Birmingham is laying the foundations for a brand new exciting Pharmacy programme. Headed by Professor John Marriott, the new course will form an integral part of the College of Medical and Dental Sciences teaching and research agenda.
As of October 2011, students will be able to enrol on the University’s postgraduate DPharm course and there are plans to develop an undergraduate MPharm course starting in 2013.
Professor Marriott said: ‘This is a flagship investment into Pharmacy by the University which will have wide impact in prescribing, medicines optimisation and research being able to augment clinical pharmacology and translational research providing novel drug delivery systems and medicines formulations.
‘Pharmacy will complement existing programmes in the College and across the University. There are already parallels in some of the science teaching on the Medical Science course and Pharmacy can also work with the MBChB and nursing programmes to enable greater experiences of patient care and stimulate inter-professional learning.’
The new programmes are being developed under guidance from the General Pharmaceutical Council and follow the principles of the Department of Health’s Medical Education England’s, Modernising Pharmacy Careers which proposes a new approach to pharmacist undergraduate education and pre-registration training.
As a result the MPharm course in particular will be more clinical and patient focused, while still retaining its scientific integrity. The five -year integrated course will also include the pre-registration year and by working with pharmaceutical partners to deliver the preregistration element, the University plans to maintain a seamless educational experience providing the very best teaching and learning experience possible both within the University and in professional practice. There will also be the added option for students to intercalate and do study exchanges abroad.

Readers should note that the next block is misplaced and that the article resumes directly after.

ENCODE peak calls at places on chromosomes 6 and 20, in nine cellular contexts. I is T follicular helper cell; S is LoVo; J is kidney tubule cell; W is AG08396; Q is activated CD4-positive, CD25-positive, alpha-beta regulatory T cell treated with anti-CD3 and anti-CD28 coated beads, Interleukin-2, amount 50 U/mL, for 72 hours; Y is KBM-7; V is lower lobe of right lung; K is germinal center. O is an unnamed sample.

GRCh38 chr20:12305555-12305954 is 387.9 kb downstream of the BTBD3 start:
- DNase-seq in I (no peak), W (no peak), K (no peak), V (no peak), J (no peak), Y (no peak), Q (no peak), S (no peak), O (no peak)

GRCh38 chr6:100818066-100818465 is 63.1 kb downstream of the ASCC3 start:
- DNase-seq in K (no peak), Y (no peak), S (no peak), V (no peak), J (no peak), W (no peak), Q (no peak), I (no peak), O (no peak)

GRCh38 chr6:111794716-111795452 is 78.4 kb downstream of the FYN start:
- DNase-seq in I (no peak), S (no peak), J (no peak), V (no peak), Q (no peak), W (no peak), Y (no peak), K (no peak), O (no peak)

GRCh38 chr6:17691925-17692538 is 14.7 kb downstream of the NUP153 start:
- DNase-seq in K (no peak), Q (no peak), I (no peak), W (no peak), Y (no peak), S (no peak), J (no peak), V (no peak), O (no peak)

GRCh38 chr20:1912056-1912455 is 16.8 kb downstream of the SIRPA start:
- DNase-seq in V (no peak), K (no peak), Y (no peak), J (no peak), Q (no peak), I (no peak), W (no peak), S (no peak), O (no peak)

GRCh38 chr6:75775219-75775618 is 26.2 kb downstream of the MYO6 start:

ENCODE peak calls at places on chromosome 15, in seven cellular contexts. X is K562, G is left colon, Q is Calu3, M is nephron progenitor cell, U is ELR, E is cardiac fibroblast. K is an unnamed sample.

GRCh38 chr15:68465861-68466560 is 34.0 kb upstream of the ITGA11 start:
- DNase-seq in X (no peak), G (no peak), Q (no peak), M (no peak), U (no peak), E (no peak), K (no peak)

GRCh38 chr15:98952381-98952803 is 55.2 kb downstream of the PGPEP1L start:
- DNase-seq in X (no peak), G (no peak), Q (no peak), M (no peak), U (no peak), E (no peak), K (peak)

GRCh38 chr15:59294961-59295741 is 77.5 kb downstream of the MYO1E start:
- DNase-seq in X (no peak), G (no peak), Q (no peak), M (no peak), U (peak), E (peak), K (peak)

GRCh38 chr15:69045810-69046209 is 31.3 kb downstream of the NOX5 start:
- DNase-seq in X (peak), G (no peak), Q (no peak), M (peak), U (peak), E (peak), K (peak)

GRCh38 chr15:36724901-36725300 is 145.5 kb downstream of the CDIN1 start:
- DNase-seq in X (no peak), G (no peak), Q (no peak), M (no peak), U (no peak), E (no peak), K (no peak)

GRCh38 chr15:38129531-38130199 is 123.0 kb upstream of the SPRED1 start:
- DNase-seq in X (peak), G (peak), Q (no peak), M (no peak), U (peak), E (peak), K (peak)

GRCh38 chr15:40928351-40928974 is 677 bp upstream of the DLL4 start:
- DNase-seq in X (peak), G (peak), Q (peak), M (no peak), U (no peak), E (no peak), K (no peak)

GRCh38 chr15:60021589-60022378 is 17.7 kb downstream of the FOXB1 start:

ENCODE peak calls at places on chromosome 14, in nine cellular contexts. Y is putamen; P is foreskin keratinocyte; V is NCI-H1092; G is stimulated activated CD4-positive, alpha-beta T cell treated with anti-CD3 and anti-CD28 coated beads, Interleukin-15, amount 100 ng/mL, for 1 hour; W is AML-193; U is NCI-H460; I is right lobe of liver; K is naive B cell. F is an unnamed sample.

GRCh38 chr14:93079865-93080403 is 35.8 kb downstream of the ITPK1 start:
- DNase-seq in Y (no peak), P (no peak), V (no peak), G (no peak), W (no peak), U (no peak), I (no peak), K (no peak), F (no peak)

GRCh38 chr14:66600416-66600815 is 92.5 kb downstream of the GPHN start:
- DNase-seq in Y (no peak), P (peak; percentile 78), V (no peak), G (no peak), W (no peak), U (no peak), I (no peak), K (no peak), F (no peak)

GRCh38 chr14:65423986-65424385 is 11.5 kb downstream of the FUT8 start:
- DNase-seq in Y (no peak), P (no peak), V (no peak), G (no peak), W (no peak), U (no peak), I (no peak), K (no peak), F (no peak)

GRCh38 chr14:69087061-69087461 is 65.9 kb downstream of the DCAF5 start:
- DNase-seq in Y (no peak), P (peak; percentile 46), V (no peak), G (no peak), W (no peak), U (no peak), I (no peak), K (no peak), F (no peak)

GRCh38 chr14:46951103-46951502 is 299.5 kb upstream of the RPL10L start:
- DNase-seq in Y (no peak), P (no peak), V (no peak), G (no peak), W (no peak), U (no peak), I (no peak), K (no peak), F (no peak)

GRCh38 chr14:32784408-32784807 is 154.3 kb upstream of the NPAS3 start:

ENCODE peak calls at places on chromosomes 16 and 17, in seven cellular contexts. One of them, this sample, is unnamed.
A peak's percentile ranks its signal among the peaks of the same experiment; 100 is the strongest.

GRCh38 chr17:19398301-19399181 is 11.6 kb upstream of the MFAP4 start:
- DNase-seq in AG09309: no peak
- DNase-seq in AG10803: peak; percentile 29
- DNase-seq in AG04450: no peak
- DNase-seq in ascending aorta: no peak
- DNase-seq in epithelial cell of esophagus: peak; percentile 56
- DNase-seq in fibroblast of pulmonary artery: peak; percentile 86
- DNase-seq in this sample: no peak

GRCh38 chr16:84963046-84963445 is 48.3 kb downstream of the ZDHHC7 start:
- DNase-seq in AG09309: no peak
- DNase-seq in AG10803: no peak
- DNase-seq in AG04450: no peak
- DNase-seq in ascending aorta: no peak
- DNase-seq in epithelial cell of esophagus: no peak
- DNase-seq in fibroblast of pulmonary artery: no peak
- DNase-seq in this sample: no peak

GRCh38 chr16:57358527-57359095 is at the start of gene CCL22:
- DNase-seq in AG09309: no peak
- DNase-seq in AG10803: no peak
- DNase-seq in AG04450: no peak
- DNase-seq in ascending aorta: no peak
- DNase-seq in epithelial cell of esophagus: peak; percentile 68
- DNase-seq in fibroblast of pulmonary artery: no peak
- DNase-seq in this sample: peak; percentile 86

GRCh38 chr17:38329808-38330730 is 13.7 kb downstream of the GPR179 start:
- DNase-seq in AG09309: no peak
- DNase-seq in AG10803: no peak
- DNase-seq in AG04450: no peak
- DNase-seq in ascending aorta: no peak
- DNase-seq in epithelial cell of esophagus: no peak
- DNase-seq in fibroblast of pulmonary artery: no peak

In contrast, the DPharm is a mixed taught and research professional doctorate designed for registered pharmacists who are experienced practitioners. The flexible four-year programme will focus on work-based research and is ideal for the next Pharmacist Consultants of the future.
There is already some collaborative Pharmacy research happening within the College and Professor Marriott who has active research groups examining a variety of aspects of clinical pharmacy also plans to develop this further.
John concludes: ‘There is a national need and patient need for more pharmacists. The beauty of Birmingham is that we are centrally placed within a network of large hospital Trusts and dynamic General Practices making it an ideal setting.
‘Ultimately this will have a significant impact on patients and students on a number of programmes and will pave the way for vibrant, well qualified Pharmacists of the future.’
To find out more about the DPharm and MPharm programmes or the collaborative Pharmacy research, please contact
Professor John Marriott
Tel: +44 (0)121 414 4094